Watch: Idaho trooper dives sideways, narrowly avoids oncoming car

The trooper was helping a stranded motorist when a "chain reaction" crash sent him scrambling for his life

By Ian Max Stevenson
The Idaho Statesman

MERIDIAN, Idaho — An Idaho State Police trooper and a motorist he was assisting on Wednesday morning were nearly hit by a pickup truck during a collision that wound up involving six vehicles and closed eastbound Interstate 84 for an hour and a half, according to a news release.

The trooper was taken to a hospital with minor injuries and released later Wednesday; the motorist did not require medical care.

A video of the incident released by ISP shows the trooper helping a stopped motorist on the left shoulder of eastbound I-84 near Meridian when a pickup truck barrels into the back of the vehicle, forcing the trooper and motorist to jump toward the median wall. The trooper tumbles over the wall and onto the westbound side of the highway.

The trooper, who was wearing a yellow vest, had parked his patrol car on the left side of the highway, well behind a Toyota sedan that had a flat tire, the news release said. The police car's emergency lights were on.

A preliminary investigation found that a vehicle had slowed down while passing the trooper's car at 9:51 a.m. and was hit from behind, which led to a "chain reaction" involving multiple vehicles, the release said.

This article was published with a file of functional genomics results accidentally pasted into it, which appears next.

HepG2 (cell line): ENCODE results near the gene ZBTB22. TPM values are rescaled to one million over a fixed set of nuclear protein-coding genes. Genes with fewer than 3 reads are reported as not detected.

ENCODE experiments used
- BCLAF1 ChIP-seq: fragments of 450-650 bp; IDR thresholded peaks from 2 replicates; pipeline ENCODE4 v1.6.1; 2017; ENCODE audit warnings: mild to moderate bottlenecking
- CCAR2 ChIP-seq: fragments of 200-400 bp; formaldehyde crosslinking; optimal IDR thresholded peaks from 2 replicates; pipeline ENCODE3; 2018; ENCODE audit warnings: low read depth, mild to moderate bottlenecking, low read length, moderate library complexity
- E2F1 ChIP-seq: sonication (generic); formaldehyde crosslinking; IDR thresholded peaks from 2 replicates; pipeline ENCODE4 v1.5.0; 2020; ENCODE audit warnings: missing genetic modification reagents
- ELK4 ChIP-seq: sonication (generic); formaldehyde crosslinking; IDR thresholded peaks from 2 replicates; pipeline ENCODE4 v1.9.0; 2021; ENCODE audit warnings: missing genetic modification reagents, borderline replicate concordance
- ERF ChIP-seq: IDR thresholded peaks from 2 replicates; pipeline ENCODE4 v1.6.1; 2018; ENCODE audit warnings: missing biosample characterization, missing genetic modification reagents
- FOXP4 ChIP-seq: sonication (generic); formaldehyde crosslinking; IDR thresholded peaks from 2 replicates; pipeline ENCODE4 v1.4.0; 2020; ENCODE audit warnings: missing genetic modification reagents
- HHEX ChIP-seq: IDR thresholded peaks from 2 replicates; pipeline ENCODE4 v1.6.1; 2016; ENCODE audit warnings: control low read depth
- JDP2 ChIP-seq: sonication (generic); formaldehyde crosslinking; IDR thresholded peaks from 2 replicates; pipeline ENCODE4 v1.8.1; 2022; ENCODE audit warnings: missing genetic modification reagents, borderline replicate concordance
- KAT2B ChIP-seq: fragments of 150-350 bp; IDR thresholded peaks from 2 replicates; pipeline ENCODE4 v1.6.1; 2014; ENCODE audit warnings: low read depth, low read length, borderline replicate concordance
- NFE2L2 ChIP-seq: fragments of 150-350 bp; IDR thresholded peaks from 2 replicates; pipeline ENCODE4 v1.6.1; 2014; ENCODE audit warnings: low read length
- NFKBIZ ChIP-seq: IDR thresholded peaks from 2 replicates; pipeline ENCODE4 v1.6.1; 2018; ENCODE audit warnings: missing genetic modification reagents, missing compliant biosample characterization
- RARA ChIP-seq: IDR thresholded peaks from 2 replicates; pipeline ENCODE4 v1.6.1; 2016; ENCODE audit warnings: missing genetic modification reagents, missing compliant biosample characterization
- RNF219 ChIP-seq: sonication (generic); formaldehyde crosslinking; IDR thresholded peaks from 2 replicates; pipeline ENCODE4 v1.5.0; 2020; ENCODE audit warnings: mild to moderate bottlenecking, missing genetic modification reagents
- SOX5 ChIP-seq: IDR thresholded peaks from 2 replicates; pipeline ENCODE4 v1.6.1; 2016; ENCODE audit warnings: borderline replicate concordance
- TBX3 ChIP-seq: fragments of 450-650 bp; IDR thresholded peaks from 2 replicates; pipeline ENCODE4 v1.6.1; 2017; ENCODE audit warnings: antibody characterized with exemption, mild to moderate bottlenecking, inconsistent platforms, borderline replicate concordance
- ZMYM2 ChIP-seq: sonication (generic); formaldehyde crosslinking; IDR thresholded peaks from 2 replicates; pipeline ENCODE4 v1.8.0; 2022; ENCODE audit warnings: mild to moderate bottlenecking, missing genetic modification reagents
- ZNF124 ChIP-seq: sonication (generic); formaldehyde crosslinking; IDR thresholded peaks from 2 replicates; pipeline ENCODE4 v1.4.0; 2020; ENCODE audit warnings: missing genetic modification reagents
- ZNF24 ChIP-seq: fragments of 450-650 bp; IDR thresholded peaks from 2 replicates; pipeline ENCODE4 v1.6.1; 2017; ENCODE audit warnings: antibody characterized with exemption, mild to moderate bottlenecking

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"Two involved pickups were pushed left, sideswiping the parked patrol car and hitting the rear of the Toyota," according to the release.

The owner of the Toyota reported minor injuries to police but was not taken to a hospital.

Four vehicles were involved in the crashes on the highway near the Ten Mile Road exit, and the two stopped cars brought the total to six, police said.

"Traffic stops are very high risk. They're necessary to keep people safe on the road and to help those stranded, but we need motorists' help so we can all go home at night," said Idaho State Police Sgt. Brandalyn Crapo in the release. "Slowing down and moving over for emergency vehicles and workers isn't just a courtesy, it's the law. Drivers need to be alert to emergency lights and vehicles and always alert to what's happening around them. That keeps all of us safe."

[NEXT: Watch: Officer avoids disaster by inches thanks to partner’s quick reflexes]

(c)2021 The Idaho Statesman (Boise, Idaho)

McClatchy-Tribune News Service

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